- Bank of England policymaker Michael Saunders believes UK unemployment could fall below 4% in 2018.
- Speaking in London, Saunders said that both labour demand and the broader UK economy will hold up this year, helping push joblessness down.
- The UK’s current unemployment rate stands at a low of just 4.3%, meaning that Britain is technically pretty close to achieving full employment.
LONDON — Unemployment in the UK could fall below 4% in 2018, as the country’s job market continues to defy the uncertainty surrounding Britain’s economic future outside the EU, Michael Saunders, a senior figure at the Bank of England has said.
Speaking at the launch of the Financial Intermediary and Broker Association in London on Wednesday, Saunders — a member of the bank’s rate setting Monetary Policy Committee — said that he has a “hunch” that the job market will defy forecasters and continue to tighten in 2018.
“The view of the external consensus is that this decline in unemployment is now probably over, and that unemployment is likely to stabilise or rise slightly this year,” Saunders told the audience.
“But my hunch is that the labour market will probably tighten further this year, with the jobless rate dropping to — and perhaps even below — 4% during 2018, alongside further declines in under-employment.”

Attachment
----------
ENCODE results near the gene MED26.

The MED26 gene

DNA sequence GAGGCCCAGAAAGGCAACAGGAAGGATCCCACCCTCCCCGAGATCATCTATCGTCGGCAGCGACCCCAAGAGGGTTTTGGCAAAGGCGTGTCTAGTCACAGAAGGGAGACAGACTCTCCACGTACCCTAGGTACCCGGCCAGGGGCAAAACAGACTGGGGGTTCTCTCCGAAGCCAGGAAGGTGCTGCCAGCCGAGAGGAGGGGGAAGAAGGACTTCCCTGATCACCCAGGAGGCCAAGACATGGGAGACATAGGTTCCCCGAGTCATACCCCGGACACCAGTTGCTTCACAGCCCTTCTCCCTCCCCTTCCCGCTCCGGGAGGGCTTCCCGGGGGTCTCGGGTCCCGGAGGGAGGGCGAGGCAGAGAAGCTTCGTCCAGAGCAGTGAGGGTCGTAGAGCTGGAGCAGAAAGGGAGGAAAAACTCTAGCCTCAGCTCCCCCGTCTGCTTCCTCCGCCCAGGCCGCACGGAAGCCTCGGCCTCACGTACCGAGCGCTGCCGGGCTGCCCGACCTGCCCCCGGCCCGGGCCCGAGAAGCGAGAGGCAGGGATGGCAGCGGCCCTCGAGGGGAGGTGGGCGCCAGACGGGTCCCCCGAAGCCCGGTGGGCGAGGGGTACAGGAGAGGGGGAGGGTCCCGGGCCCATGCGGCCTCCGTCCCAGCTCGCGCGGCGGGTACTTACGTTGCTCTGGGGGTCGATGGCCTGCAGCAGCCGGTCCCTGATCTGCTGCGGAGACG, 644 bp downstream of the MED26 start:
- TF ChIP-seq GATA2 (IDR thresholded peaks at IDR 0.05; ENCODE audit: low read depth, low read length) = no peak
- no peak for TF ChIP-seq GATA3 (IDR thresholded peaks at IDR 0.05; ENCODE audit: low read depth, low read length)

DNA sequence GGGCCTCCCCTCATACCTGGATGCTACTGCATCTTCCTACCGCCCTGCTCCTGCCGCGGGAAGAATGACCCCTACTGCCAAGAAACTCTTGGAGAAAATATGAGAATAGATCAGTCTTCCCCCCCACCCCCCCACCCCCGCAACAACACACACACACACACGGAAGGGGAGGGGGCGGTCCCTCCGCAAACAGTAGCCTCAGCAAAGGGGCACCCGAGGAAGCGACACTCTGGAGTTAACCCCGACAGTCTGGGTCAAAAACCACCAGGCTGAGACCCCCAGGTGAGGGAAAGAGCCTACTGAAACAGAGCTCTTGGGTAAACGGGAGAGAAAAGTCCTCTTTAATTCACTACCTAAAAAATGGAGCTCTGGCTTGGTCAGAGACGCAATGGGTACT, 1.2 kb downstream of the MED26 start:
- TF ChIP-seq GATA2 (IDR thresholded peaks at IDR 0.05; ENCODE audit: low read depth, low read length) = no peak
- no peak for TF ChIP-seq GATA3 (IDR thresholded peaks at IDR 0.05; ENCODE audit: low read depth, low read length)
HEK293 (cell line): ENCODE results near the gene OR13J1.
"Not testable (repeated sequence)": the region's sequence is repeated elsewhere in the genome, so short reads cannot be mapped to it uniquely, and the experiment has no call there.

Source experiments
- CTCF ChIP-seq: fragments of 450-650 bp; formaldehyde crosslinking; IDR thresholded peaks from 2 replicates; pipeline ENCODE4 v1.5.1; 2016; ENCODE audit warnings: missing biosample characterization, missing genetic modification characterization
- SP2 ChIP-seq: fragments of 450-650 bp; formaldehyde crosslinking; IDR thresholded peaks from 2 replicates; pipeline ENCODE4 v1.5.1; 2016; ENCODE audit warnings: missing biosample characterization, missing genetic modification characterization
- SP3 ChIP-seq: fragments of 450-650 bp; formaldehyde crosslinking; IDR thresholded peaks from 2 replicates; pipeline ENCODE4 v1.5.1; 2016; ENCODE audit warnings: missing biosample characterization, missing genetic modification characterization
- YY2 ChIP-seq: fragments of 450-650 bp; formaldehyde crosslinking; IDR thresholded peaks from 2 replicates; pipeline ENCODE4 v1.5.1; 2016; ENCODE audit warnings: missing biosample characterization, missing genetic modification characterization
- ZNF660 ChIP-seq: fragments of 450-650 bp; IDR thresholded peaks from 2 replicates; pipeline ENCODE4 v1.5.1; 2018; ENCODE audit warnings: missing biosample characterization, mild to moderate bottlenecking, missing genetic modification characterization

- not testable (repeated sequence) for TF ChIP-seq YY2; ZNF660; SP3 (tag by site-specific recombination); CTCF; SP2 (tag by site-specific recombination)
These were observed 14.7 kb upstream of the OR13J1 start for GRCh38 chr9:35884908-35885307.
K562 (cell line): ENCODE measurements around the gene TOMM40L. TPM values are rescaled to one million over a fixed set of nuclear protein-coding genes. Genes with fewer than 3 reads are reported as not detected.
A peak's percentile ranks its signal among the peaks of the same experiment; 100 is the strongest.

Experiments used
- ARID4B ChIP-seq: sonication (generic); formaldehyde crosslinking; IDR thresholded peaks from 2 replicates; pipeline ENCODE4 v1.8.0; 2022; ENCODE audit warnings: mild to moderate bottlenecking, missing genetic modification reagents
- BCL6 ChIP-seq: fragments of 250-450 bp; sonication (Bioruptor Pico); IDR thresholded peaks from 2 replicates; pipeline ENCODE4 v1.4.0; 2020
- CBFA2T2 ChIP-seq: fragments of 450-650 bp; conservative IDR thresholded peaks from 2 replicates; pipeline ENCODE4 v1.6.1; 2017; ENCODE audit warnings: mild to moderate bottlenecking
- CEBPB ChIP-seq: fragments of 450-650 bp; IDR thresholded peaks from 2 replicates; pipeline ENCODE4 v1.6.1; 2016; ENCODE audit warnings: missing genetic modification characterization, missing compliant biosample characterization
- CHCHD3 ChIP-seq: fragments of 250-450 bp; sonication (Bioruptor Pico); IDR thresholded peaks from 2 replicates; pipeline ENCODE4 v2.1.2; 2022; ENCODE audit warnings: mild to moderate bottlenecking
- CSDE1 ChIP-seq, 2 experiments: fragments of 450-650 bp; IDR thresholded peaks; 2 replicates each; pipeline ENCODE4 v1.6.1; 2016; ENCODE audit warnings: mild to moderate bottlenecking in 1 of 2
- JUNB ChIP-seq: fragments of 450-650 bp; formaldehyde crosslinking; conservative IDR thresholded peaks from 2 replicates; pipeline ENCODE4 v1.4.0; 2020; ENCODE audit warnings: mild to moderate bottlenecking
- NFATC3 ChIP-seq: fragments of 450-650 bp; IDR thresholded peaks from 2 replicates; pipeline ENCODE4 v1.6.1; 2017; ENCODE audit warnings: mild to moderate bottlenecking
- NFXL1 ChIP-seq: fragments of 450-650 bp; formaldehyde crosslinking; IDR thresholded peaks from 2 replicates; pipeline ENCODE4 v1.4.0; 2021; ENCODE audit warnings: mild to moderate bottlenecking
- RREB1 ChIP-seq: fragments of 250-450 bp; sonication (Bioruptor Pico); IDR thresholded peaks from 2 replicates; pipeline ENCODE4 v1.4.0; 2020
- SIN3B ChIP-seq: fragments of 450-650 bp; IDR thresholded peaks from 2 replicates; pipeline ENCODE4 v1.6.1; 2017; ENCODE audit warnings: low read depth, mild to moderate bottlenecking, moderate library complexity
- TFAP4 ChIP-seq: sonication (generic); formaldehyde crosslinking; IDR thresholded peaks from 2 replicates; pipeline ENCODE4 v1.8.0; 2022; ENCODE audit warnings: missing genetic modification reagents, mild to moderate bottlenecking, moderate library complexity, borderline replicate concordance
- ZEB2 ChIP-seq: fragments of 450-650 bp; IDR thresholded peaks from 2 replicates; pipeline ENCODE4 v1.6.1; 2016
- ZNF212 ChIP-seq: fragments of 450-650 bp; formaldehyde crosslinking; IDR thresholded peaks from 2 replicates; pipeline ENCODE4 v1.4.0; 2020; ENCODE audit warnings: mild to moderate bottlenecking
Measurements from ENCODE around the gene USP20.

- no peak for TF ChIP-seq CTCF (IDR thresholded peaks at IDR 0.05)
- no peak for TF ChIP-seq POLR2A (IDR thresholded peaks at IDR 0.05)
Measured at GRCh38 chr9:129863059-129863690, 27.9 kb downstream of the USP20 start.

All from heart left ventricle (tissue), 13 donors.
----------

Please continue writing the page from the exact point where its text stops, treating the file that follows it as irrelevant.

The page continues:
Saunders argued that the reason for his forecast about unemployment is his belief “that the economy and labour demand are likely to hold up a bit better than many expect.”
The UK’s current unemployment rate stands at a low of just 4.3%, meaning that Britain is technically pretty close to achieving full employment — the point where everybody who wants a job, and is able to work, is employed.
Soon after the Brexit vote, employment was one part of the economy that many forecasters believed would suffer as a result of a Leave vote.
In early July 2016 for instance, Credit Suisse predicted that Brexit could mean 500,000 Brits losing their jobs. In their note, reassuringly titled “Mayday! Mayday!” the bank’s UK economics team said that “we can expect the unemployment rate to jump up to 6.5% by the end of 2017.” That translates to around 500,000 more people unemployed. Such predictions have failed to materialise.
Wednesday’s speech is not the first time Saunders has addressed unemployment, and last year, he claimed that the UK’s equilibrium employment rate — basically the point where falls in unemployment don’t result in increasing inflation — has now dropped to 5%, much lower than previously thought.